A few days ago, Dr Linear, a famous epigraphist who studied ancient Cretan scripts, disappeared. He had been frantically searching for a valuable Minoan object mentioned in the scripts. No one has been able to find it.

According to the sources, the object was very important and the Minoans believed it had magical powers. It was locked away in a secret hiding place, and only the guards protecting it knew where it was and the codeword to unlock the treasure. At the end of the Minoan period, after the arrival of the new dynasty in Crete, the guards changed and the secret was lost.

There are rumours that shortly before his mysterious disappearance, Dr Linear had discovered the location of the lost object. Before leaving, he left his diary on his desk, together with a note marked “For you” and a map.

Dr Linear’s notes


After many years of painstaking research, I have finally managed to discover the secret location where the object with the magical properties has been hidden for centuries. Unfortunately a ruthless antiquities looting gang has got hold of my information. They have been watching me for months. I have gone away to make them lose track of me, and I am assigning you an important mission: find the treasure and deliver it to the museum. But first you must find the five-syllable codeword that unlocks the hiding place. It is written in Linear B script and you will be given a syllabogram each time you pass one of a series of challenges.

Good luck!

Archanes Script

The Archanes Script is believed to be the earliest writing system used by the ancient Cretans. It was already being used before the foundation of the first palaces and continued to be used after they were built.

Characteristics: the script only has 5 signs, grouped in two different sets. You can easily recognise the double axe, the iconic symbol of the Minoan civilisation.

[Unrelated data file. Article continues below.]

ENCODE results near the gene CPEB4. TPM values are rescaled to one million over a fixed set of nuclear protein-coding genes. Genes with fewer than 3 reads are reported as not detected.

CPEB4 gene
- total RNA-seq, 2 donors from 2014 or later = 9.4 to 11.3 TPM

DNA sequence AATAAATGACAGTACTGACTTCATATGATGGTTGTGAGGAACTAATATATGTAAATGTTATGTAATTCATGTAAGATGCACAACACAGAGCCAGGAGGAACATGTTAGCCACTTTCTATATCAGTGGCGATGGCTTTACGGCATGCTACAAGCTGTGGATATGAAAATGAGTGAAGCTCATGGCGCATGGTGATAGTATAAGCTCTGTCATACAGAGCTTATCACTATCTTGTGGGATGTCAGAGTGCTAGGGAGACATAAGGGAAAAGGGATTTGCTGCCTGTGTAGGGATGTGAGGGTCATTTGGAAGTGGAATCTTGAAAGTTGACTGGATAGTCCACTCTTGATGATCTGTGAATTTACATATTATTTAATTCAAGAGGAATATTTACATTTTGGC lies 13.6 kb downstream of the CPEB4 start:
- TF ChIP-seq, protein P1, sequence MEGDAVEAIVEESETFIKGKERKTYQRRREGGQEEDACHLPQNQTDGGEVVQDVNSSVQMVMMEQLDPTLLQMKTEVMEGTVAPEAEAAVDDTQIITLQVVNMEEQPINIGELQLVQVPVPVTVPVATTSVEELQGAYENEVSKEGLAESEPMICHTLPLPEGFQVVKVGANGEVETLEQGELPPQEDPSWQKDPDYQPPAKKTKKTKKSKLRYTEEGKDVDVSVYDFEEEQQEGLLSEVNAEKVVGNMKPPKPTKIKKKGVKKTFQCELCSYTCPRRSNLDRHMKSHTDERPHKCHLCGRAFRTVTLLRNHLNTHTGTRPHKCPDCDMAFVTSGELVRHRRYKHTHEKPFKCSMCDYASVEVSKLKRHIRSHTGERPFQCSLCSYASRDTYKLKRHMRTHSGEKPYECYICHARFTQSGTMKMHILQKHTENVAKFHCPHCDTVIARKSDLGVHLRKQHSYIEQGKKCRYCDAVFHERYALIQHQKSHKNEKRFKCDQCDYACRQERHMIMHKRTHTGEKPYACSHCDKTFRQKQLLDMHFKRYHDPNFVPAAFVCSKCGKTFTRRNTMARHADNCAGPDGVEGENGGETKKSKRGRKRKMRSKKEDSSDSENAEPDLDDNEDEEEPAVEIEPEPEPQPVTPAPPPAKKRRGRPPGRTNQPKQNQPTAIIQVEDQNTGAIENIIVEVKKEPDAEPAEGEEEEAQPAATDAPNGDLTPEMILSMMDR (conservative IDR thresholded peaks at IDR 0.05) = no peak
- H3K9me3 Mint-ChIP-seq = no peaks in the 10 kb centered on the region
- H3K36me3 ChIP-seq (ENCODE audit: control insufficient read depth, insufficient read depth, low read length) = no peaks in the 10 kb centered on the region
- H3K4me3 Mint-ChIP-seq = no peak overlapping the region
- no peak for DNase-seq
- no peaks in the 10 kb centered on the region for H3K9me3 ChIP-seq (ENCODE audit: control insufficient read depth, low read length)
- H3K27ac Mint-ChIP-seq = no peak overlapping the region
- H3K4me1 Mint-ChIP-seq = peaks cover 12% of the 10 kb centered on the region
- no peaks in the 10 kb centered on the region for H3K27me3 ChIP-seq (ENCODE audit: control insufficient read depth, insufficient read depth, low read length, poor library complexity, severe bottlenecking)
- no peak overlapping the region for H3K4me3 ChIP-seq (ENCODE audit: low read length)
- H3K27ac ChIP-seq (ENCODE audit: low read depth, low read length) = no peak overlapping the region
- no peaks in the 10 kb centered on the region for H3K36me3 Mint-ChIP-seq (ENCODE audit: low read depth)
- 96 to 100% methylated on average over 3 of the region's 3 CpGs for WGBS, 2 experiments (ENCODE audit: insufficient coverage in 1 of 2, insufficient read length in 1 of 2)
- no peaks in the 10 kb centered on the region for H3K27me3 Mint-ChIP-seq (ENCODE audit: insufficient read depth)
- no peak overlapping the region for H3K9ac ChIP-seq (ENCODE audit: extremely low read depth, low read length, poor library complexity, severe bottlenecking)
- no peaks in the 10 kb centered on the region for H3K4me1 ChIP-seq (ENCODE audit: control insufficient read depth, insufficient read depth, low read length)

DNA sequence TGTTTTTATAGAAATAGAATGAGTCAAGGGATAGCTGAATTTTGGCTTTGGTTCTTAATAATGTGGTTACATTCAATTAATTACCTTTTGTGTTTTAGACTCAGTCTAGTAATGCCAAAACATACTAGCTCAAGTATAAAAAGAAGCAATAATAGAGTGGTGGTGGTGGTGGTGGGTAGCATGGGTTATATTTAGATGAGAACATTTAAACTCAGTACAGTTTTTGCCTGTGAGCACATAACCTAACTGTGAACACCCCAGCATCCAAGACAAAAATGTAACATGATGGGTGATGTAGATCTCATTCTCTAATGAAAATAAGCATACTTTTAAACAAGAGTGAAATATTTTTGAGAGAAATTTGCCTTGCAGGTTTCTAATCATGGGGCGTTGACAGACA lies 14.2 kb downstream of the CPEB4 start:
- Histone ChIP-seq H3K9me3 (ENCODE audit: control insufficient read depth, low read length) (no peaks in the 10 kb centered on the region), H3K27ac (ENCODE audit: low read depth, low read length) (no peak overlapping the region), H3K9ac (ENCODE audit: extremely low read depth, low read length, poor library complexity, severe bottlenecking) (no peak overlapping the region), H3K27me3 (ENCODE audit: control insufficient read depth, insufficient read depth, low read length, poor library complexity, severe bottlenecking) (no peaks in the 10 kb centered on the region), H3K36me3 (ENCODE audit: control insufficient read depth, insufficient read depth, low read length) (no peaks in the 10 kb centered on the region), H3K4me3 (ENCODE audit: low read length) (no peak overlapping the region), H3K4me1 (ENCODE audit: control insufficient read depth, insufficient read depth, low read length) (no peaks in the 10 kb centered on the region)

It is called the Archanes Script because it was first found on three bone seals from the cemetery of Phourni in Archanes. However, sealstones and sealings (seal impressions) with this script have also been found in other parts of Crete.



Cretan Hieroglyphic

Arthur Evans named this script Cretan Hieroglyphic because its pictorial symbols resemble Egyptian hieroglyphics.

It began to be used in Crete before the foundation of the first palaces and continued to be used for some time after they were built, alongside Linear A. Although Cretan Hieroglyphic and Linear A share many similarities, we don’t know if they represent the same language or different ones.

Cretan Hieroglyphic stopped being used in the early 17th century BC, when Linear A gradually became widepread across the whole island.

It is a syllabic script, which has:

  • around 100 signs:

syllabograms, which are symbols representing syllables, &

pictograms, which are symbols representing independent concepts (people, animals, objects).

  • Punctuation marks:

Χ at the beginning of a word or phrase

/ between words or phrases.

  • A separate number system.

Most Cretan Hieroglyphic inscriptions have been found at Knossos and Malia.